What’s the best way to insulate the sloped second floor ceilings of my 1949 storey-and-a-half double-brick house?

What’s the best way to insulate the sloped second floor ceilings of my 1949 storey-and-a-half double-brick house?

There are three options that I know of:

  1. You can remove the interior ceiling surface and install ventilation baffles between the rafters before adding insulation;
  2. You can remove the ceiling and completely fill the rafter cavities with spray foam;
  3. Or you can add insulation on the inside of your existing ceiling, then add new drywall over top.

Insulating a Cathedral CeilingThe baffle method is time consuming to create, but good because it allows air movement that keeps roof surfaces cool in summer. The spray foam method packs a lot of insulation into the roof structure, but the roof surface will become very hot in the sun. Traditional organic asphalt shingles will fail prematurely under these conditions, though fiberglass asphalt shingles last well.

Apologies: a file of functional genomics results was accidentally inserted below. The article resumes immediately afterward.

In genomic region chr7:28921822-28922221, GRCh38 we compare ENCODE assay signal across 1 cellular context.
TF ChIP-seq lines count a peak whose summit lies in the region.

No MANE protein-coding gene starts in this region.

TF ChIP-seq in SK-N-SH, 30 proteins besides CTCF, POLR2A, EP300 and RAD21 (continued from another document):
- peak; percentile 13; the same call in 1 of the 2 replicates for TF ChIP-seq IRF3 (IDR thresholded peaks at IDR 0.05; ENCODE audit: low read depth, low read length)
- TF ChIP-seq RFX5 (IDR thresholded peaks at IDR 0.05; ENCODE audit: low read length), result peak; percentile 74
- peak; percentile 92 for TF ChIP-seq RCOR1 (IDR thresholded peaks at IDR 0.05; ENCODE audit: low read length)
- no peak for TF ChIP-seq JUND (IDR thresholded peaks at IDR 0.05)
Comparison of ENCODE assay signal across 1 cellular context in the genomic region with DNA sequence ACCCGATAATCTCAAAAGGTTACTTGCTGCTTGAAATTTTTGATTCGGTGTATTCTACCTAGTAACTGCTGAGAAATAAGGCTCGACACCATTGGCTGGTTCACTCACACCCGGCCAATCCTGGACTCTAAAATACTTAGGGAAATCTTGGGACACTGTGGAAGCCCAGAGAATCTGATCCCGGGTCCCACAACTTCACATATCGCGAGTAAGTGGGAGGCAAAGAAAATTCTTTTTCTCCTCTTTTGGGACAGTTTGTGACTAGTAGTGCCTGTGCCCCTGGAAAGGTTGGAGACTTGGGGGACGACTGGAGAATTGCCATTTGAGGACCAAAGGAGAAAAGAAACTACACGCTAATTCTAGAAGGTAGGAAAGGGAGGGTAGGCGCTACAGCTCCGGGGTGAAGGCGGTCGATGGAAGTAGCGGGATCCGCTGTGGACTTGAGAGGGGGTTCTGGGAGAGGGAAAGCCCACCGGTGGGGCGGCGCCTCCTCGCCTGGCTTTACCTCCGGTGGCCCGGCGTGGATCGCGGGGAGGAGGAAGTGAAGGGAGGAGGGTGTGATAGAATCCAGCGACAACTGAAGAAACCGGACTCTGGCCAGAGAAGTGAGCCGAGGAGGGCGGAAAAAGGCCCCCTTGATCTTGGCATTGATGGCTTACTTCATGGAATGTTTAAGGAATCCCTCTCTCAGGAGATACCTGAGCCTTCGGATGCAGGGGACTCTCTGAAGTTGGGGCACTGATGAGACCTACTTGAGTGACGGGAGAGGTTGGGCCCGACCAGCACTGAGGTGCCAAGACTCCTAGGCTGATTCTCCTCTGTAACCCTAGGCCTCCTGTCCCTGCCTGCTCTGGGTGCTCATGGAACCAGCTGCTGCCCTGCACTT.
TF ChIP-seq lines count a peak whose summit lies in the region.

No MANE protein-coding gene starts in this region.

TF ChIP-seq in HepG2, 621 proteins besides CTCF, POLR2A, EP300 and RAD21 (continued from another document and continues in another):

Adding insulation panels to the inside of the existing ceiling means you lose some interior space, but it’s very effective and also eliminates the need for a messy tear-down. A Canadian company call OVRx (866.544.6879) makes something called Barricade Wall Panels. These have 2″ of rigid foam bonded to 7/16″-thick engineered wood, forming 2-foot x 8-foot panels. Fasten these to the inside of your ceiling with screws driven into the existing roof structure, then fasten new drywall directly on top. The Barricade panels were originally developed for insulating basement walls, but they work well in other applications, too.

Posted on February 8th, 2013

X

DEWALT TSTAK Mobile Cooler

Enter for a chance to win this DEWALT TSTAK Mobile Cooler which retails for $179! Contest ends August 15, 2020.

0 Shares
Tweet
Share
Share
Pin